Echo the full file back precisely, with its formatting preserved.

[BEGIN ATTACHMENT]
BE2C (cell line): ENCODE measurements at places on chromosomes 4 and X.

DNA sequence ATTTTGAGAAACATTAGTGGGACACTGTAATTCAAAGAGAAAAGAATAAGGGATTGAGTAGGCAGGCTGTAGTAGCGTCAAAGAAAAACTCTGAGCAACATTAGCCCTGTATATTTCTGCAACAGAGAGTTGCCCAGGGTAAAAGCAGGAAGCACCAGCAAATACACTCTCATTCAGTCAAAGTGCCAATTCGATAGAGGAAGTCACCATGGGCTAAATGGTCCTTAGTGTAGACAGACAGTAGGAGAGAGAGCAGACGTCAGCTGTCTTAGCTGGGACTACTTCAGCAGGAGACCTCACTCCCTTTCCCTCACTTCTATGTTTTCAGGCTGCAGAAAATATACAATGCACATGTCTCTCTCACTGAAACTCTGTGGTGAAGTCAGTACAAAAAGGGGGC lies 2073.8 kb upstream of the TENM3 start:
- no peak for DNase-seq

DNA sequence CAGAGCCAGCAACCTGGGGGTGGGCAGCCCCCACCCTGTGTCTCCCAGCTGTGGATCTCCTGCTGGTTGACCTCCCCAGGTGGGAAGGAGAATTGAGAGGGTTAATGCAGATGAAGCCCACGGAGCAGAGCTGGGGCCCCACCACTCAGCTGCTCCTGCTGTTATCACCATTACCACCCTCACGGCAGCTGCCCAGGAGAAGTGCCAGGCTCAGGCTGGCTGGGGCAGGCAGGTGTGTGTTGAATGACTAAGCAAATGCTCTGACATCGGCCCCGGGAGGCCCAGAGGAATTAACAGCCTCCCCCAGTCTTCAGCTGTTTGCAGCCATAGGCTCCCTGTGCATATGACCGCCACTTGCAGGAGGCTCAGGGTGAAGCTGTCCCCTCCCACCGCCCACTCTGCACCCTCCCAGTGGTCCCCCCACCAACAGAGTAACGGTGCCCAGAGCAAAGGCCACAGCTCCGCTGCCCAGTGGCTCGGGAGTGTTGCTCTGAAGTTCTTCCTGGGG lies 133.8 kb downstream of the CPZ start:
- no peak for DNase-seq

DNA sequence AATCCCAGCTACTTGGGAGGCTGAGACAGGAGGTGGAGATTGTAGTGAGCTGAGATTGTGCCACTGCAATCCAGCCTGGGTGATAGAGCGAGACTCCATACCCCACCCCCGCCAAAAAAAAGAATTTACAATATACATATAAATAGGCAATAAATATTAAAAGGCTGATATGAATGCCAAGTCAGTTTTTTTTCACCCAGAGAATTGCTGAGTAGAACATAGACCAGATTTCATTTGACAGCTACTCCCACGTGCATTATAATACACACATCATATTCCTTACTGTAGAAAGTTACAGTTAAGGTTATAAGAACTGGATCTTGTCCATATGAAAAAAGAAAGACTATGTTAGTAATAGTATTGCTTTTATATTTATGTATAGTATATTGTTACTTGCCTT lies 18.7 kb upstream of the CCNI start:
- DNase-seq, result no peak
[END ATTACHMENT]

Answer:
BE2C (cell line): ENCODE measurements at places on chromosomes 4 and X.

DNA sequence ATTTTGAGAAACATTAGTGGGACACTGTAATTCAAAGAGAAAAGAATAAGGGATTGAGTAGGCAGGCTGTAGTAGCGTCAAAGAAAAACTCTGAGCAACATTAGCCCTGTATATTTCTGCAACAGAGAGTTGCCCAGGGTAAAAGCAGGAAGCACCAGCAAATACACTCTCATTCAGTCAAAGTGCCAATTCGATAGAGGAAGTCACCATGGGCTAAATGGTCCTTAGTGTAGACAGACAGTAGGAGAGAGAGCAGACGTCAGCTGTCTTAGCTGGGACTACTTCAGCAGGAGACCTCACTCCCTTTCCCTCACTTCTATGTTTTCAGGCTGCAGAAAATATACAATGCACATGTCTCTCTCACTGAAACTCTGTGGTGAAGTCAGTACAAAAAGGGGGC lies 2073.8 kb upstream of the TENM3 start:
- no peak for DNase-seq

DNA sequence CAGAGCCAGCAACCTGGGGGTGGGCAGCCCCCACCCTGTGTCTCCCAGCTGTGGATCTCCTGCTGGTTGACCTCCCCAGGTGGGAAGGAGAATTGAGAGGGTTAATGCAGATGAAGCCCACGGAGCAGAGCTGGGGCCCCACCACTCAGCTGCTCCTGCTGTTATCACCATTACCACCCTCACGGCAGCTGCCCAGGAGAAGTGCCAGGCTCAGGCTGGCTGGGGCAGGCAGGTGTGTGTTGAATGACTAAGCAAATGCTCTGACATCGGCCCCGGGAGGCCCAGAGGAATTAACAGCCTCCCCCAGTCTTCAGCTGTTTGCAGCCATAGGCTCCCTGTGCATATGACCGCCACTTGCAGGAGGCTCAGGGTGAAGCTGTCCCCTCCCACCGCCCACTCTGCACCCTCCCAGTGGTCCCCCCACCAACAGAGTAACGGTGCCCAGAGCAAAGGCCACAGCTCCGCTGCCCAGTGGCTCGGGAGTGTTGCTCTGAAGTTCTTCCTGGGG lies 133.8 kb downstream of the CPZ start:
- no peak for DNase-seq

DNA sequence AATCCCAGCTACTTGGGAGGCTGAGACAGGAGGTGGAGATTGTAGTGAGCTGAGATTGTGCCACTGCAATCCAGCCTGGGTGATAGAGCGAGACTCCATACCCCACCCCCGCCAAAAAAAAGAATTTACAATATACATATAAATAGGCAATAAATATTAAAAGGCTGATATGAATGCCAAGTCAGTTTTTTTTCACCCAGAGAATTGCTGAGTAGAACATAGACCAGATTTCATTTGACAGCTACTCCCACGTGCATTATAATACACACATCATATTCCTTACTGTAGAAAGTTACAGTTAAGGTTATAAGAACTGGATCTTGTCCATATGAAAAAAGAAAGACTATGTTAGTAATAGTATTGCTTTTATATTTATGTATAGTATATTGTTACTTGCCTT lies 18.7 kb upstream of the CCNI start:
- DNase-seq, result no peak